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Pakistan bourse yet to see listing benefits

Updated November 20, 2017

More than four months after the Pakistan Stock Exchange (PSX) was listed on the local bourse, many people are scratching their heads trying to comprehend the phenomenon of ‘a stock exchange listed unto itself’.

Yet, the PSX became the first self-listed capital market in South Asia on June 29 this year. The share in PSX is listed under the ‘investment banks/investment companies/securities companies’ sector. But to prepare the bourse to be listed on the Exchange, the regulators had to follow a lengthy process.

In 2015-16, the Lahore Stock Exchange and Islamabad Stock Exchange were integrated into Karachi Stock Exchange which went to create the Pakistan Stock Exchange Limited.

The ownership of the stock exchanges in Pakistan, which had been in the hands of the stock brokers for decades, was separated from its management. The stock market signed a sale and purchase agreement (SPA) with a Chinese consortium that won the bid for a 40 per cent stake or 320 million shares in the PSX by putting $85m (at Rs28 per share) on the table.

The Consortium comprises three Chinese exchanges: China Financial Futures Exchange Company Limited, Shanghai Stock Exchange and Shenzhen Stock Exchange; and two local financial institutions: Pak China Investment Company Limited and Habib Bank Limited.

Market participants fret over the fact that the expectations from the Chinese ‘anchor investors’ have remained unfulfilled

With 40pc shares of the PSX already distributed to the original owners — the 200-strong stockbroker fraternity — the remaining 20pc or 160m shares of the bourse were offered to the public in an initial public offering (IPO).

Following the completion of the process, the PSX stock started trading on the bourse at the opening price of Rs28/-. With the meltdown in equity market witnessed since May this year, stocks have been badly battered. PSX share price has also plunged which last Thursday closed at Rs17.55 with trading in 0.63m shares.

To accommodate the new owners of the Exchange, the composition of the board of directors also changed. Chairman of the bourse Muneer Kamal, mentions in PSX annual report, 2017: Accordingly, the SPA with the Consortium members, four nominees of the Consortium replaced four SECP-nominated directors on the Board of PSX.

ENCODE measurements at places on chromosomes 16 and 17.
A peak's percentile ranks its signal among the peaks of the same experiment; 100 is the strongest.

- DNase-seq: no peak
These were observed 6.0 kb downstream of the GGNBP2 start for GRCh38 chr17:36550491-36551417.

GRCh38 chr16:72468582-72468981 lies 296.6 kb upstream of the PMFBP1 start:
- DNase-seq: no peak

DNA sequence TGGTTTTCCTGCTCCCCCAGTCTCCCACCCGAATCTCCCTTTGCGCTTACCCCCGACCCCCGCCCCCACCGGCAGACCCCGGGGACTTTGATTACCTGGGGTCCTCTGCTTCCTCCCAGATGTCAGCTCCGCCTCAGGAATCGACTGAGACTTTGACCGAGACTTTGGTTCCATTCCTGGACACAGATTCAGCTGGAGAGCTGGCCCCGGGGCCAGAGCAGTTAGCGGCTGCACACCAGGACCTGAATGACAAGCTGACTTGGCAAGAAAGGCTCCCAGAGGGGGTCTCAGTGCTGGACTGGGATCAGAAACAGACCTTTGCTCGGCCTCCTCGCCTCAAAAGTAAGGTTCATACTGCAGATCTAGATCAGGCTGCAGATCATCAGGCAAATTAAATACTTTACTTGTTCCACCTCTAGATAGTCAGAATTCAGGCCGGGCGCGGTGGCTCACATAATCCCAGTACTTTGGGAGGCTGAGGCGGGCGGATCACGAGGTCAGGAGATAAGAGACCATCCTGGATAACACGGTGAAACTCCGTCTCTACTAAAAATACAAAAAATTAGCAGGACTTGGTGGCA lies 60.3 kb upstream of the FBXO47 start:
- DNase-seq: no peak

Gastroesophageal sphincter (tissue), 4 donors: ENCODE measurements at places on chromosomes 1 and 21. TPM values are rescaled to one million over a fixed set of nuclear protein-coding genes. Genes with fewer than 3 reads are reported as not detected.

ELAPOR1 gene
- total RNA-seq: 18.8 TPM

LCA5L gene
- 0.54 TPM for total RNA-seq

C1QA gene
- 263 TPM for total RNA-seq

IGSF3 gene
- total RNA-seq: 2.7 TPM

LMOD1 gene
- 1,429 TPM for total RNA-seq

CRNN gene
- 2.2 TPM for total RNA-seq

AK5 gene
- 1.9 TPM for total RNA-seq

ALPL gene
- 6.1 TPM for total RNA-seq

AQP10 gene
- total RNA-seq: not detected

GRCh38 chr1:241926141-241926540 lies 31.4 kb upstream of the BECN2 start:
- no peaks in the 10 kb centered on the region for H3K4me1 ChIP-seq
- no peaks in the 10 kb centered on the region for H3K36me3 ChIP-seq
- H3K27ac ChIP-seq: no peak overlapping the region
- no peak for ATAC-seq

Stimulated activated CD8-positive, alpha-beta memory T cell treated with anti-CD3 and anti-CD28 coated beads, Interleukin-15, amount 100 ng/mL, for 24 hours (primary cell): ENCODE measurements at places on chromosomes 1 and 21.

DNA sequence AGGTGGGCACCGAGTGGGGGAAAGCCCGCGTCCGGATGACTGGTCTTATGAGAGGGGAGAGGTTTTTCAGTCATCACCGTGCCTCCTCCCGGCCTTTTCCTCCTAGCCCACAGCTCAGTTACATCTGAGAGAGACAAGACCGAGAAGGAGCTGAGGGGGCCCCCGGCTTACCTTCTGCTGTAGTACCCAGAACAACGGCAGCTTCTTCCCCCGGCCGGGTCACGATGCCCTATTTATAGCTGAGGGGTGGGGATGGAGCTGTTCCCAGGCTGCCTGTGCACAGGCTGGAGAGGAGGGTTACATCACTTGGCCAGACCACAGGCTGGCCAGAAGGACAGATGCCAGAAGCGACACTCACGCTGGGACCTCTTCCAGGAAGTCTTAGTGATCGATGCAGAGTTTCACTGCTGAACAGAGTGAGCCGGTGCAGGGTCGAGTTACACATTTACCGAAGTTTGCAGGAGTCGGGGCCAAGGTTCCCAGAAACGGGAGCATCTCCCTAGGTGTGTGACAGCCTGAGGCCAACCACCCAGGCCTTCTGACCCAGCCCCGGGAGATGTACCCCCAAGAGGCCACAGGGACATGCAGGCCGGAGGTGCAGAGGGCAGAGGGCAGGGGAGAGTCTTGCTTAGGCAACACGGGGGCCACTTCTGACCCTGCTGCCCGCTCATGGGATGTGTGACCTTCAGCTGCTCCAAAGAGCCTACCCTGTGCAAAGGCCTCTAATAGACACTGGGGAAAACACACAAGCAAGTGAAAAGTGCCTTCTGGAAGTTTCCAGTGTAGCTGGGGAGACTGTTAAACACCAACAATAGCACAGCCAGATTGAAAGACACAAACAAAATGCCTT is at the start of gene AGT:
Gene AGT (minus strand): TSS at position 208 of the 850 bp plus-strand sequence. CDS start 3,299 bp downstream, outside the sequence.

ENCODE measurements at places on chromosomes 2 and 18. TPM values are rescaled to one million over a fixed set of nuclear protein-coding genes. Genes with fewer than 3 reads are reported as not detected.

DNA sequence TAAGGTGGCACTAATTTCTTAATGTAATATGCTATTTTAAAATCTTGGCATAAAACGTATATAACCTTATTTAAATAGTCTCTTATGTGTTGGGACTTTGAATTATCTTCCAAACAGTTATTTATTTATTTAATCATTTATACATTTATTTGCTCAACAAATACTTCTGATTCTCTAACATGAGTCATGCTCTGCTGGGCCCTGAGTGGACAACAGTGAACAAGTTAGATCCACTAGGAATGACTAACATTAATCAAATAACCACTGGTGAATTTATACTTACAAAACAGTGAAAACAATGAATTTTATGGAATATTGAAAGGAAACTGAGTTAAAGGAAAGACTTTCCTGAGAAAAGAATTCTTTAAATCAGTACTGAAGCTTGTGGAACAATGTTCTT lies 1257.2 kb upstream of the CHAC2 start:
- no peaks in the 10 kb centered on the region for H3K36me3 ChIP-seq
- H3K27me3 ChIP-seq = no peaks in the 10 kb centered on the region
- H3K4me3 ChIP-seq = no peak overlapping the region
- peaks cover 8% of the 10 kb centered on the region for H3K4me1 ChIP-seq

The right of nominating personnel to three key management positions was also provided to the Chinese Consortium. In the 10-member board, four seats are held by the brokers. The Securities and Exchange Commission of Pakistan (SECP) recently approved the appointment of Richard Morin, a Canadian national, as chief executive of the PSX, who is expected to take charge from Dec 1.

The PSX not only has a narrow base, but fewer than four products are offered as trading platform: Ready market, cash settled futures and deliverable futures. Much of the trading transpires in just the ‘Ready market’.

Market participants including the managers of mutual funds fret over the fact that the expectations from the Chinese ‘anchor investors’ has remained unfulfilled. The strategic investors were expected to fast track the roll out of various products including derivatives that could enable greater liquidity generation. They were also banked upon to move forward towards greater integration with global capital markets and upgrade technology.

There were talks of cross boarder listings and the purge of several evils that still plague Pakistan’s equity market. Yet, not enough progress appears to have been made on those issues so far by the Chinese management. The latest wide-spread grievance of the investors is the leakage of information on trading data.

It has to be conceded that the regulators’ crackdown has helped to curb much of the ‘insider trading’ and unlawful leveraging. A broker confided that the Chinese stakeholders are currently an unhappy lot. With the price of the stock in PSX that they bought at Rs28 sinking by 37pc within months, the new owners of the bourse have suffered huge losses.

Stakeholders in PSX have long protested against the bar on foreign investors to purchase the PSX stock. “It makes no sense to let foreign investors dabble in stock of the rest of 561 listed companies, except the PSX”, said an old-time broker. Yet, anecdotal evidence suggests that the broker fraternity is surreptiously accumulating PSX stocks and increasing their holdings.

Realisation dawns upon most investors that the company has a strong balance sheet. At the close of the last financial year on June 30, 2017, PSX carried on its balance sheet total assets of Rs12bn. The balance sheet also holds a huge sum of Rs2.91bn under the “PSX Investors Protection Fund”, which provides comfort to both the brokers and their clients.

The share capital of the company stood at Rs8.01m at end FY2016-17. The PSX earned profit after tax of Rs277m and the board distributed cash dividend to stock holders at Re0.30 per share. According to the annual report, at the end of the year, there were 373 Trading Right Certificate Holders (TREC) with 22 having surrendered/relinquished their certificates.

Published in Dawn, The Business and Finance Weekly, November 20th, 2017